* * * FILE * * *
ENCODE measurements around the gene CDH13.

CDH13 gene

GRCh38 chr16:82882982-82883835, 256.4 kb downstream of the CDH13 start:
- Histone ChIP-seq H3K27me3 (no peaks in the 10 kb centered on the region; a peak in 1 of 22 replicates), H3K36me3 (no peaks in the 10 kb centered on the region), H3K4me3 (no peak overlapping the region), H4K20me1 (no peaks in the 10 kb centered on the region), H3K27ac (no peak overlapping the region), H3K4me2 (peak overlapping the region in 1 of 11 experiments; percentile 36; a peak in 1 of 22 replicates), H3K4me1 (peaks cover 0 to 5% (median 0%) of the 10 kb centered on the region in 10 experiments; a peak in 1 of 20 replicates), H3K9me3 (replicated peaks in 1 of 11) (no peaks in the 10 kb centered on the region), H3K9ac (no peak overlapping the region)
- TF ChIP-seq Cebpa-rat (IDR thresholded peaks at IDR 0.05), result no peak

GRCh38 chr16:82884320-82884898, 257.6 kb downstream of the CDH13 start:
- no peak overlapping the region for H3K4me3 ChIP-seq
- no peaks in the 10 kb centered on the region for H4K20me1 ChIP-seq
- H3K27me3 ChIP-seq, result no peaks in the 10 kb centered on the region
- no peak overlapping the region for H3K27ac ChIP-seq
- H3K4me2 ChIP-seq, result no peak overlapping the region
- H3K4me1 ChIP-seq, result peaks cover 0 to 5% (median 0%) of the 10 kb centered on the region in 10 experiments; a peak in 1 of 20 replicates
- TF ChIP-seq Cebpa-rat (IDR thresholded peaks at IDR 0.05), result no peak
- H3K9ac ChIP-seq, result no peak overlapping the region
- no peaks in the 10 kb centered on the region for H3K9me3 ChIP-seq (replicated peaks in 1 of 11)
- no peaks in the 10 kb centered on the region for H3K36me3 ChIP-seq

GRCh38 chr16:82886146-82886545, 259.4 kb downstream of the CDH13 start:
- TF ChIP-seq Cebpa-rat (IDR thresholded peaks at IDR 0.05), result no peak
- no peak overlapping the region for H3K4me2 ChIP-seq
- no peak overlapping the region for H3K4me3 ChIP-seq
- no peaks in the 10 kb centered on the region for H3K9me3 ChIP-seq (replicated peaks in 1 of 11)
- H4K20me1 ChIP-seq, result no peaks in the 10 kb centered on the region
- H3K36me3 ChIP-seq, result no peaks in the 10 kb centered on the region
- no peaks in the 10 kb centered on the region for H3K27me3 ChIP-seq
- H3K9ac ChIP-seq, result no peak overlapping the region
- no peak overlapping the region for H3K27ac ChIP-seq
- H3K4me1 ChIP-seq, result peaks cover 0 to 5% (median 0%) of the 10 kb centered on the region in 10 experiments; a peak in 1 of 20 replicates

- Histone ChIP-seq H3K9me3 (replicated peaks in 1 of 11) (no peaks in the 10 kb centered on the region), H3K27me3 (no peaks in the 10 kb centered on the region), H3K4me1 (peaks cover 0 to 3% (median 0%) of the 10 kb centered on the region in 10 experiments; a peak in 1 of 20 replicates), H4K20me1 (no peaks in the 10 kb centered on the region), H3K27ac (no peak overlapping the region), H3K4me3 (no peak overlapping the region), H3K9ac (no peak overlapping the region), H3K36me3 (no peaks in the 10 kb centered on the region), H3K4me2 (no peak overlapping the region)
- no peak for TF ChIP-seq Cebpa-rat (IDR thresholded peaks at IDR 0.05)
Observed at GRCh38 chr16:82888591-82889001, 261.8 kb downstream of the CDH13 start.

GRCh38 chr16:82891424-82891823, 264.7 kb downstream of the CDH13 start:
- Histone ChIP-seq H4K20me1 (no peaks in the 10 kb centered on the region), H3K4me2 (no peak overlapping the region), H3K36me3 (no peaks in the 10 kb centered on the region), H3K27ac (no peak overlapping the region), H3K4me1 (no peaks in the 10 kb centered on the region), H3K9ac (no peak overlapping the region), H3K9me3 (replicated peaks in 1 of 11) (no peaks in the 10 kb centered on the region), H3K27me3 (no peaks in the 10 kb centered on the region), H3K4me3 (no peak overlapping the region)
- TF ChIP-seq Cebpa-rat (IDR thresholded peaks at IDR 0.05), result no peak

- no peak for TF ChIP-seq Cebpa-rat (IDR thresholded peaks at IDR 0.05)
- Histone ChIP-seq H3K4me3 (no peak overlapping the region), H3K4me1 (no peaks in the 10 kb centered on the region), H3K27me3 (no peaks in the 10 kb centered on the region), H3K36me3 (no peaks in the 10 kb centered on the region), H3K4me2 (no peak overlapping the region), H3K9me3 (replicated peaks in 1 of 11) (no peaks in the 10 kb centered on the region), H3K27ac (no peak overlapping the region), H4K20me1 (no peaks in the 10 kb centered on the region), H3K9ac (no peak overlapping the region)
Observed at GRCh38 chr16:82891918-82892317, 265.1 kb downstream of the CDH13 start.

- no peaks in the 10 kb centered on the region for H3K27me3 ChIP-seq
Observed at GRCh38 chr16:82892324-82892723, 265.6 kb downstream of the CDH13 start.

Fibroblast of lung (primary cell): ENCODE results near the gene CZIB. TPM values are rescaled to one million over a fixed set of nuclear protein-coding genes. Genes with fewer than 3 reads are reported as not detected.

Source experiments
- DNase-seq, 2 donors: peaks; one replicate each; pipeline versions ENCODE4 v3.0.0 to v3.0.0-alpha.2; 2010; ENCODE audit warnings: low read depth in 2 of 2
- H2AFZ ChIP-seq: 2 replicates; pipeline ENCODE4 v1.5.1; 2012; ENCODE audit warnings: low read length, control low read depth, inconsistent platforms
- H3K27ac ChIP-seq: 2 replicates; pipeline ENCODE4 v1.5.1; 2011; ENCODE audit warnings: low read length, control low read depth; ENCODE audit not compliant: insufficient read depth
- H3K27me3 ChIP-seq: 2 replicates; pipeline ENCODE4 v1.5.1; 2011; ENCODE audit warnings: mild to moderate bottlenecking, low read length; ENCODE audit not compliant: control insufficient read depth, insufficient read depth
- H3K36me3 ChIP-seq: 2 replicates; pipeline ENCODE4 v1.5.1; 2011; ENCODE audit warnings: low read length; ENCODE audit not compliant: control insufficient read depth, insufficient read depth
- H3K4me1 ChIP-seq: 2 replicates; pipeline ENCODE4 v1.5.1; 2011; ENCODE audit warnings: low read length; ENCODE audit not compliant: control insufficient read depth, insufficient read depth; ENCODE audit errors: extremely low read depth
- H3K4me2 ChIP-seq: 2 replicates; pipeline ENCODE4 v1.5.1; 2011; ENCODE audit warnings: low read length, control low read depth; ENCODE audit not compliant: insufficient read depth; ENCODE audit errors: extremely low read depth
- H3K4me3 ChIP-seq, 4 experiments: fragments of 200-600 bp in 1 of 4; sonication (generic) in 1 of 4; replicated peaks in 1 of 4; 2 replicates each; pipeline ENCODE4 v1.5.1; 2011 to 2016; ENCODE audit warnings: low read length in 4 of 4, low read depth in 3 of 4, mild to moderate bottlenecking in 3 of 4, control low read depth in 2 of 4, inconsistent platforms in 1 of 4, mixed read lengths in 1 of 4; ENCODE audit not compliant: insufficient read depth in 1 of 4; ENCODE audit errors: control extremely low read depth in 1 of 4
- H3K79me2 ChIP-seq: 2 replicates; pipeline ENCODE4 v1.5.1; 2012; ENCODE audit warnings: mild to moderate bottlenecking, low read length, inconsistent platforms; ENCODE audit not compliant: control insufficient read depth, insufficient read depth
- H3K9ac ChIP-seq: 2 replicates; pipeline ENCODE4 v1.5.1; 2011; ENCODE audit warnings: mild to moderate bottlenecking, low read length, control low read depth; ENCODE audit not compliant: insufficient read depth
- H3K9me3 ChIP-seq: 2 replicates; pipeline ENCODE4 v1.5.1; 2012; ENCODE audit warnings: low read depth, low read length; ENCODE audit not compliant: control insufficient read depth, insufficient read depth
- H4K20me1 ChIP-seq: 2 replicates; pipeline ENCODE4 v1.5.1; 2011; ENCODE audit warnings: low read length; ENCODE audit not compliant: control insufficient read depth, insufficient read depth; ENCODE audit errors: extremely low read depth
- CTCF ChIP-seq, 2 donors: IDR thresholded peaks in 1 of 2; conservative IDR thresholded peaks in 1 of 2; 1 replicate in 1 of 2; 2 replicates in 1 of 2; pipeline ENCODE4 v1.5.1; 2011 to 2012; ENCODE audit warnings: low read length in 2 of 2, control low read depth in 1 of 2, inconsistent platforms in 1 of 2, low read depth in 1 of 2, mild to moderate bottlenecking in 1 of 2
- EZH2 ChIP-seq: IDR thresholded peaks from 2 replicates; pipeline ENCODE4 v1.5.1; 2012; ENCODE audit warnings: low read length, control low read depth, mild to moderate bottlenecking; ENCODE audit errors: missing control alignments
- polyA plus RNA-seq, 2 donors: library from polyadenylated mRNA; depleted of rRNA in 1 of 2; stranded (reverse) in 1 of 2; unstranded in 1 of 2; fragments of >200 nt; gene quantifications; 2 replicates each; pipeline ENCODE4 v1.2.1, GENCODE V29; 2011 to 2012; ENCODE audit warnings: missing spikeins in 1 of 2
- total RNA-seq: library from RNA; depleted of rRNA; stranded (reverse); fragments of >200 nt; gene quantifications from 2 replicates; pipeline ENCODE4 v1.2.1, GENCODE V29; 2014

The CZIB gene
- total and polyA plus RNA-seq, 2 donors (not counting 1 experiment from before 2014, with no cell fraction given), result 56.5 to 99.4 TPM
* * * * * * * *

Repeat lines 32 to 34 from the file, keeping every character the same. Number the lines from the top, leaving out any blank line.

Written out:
- Histone ChIP-seq H4K20me1 (no peaks in the 10 kb centered on the region), H3K4me2 (no peak overlapping the region), H3K36me3 (no peaks in the 10 kb centered on the region), H3K27ac (no peak overlapping the region), H3K4me1 (no peaks in the 10 kb centered on the region), H3K9ac (no peak overlapping the region), H3K9me3 (replicated peaks in 1 of 11) (no peaks in the 10 kb centered on the region), H3K27me3 (no peaks in the 10 kb centered on the region), H3K4me3 (no peak overlapping the region)
- TF ChIP-seq Cebpa-rat (IDR thresholded peaks at IDR 0.05), result no peak

- no peak for TF ChIP-seq Cebpa-rat (IDR thresholded peaks at IDR 0.05)